In this column, I hope to tie together several things that I have been discussing the last several weeks. I’ve talked about the conservative shift away from facts and how that has coincided with White County turning from dark blue to dark red. A few months ago I wrote about the differences between liberals and conservatives, and a couple of people pointed out to me that I was describing traditional conservatives, not present-day ones. And that is true, for the most part. A lot of conservatives do still believe in governmental fiscal responsibility, everyone getting a fair shot to work hard and become their own boss, lower taxes and fewer social programs to foster individual initiative. But I don’t believe White County residents’ attitudes about those things reversed between 2000 and 2004 (when Republicans started winning elections here). White County supported Jimmy Carter and Walter Mondale over Ronald Reagan. White County knew that Democrats were liberal in the 1990s, but still voted for them.
The change that occurred was not really about political theory or philosophy or objective facts. The change was due to a change in feelings. America, post 9/11, became a land of “truthiness,” where truth is defined by how you feel about it rather than what the facts are. And, after 9/11, what people felt was scared and angry. Threatened. In such an atmosphere it is easy to get caught up in “us and them.” “Them” was initially Muslims and/or Arabs but quickly expanded to anyone foreign, then to anyone liberal or a minority. All those groups came to be seen as threats to America - that is, America as the frightened people had known it. The Bush administration used that fear as a means to drum public support for their adventure in Iraq. The Republican Party made an art form out of using it to get votes.
When I heard hardcore Tea Partiers a decade ago, or hard-core Trump supporters now, they sound just like the people I heard around town in the years right after 9/11 when they talked about anyone Mideastern. Or South Asian, which is totally different, but is still “different.” I hear the same anger… and, behind it, the same fear.
And along comes someone like Donald Trump - a con artist who loves only money and his own hide - who is a master at stoking that anger and fear. Stoking it to the point of conflagration. To the point that large numbers of people are speaking seriously about armed rebellion with a view to executing their enemies in the street and imposing their own view of what America is. People who lack the historical perspective or context to understand what happened in Nazi Germany and why, and who may soon lack any historical perspective at all due to the Republicans’ war on teaching history.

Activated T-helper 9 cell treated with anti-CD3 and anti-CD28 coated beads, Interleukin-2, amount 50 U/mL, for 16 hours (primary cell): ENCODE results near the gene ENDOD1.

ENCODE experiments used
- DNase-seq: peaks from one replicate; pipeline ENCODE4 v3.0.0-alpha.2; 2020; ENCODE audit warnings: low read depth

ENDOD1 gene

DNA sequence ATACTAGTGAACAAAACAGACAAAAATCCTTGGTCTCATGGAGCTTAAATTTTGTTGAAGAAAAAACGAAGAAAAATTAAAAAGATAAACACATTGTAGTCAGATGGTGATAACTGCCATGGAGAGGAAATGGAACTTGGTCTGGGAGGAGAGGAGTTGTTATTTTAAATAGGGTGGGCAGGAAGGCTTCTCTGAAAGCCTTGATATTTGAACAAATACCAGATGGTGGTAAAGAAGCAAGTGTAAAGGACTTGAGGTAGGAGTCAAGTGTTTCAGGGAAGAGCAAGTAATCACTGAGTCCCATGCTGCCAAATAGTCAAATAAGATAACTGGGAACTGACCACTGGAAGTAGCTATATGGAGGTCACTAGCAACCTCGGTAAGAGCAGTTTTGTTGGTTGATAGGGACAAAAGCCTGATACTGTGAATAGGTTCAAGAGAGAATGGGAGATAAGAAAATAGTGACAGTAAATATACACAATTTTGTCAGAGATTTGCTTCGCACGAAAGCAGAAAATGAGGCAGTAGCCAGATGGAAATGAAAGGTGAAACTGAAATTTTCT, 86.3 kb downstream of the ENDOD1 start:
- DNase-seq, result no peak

And please realize, most Republican politicians do not really buy into what they are selling - they know their base has bought it and want to keep getting elected. Take notice that when Republican legislatures want to redraw districts, or impose voting restriction laws that target groups who vote Democratic, they suddenly have a brilliant grasp of math and computers. They know what facts are. They just don’t care. And their base knows what facts are, too, but all that is registering with them now is their feelings.
And here’s what they just don’t get. This chain of events - this slow-motion implosion - means that Osama bin Laden’s plan succeeded beyond his wildest dreams. He wanted to bring us down by terrorizing us to the point we acted without thinking, turned on each other, and destroyed ourselves. If people in our country - and in our community -don’t get ahold of themselves, take a step back, take a deep breath, and calm down - and stop listening to Donald Trump and Tucker Carlson -we may well be handing bin Laden the win.
--Troy D. Smith, a White County native, is a novelist and a history professor at Tennessee Tech. His words do not necessarily represent TTU.
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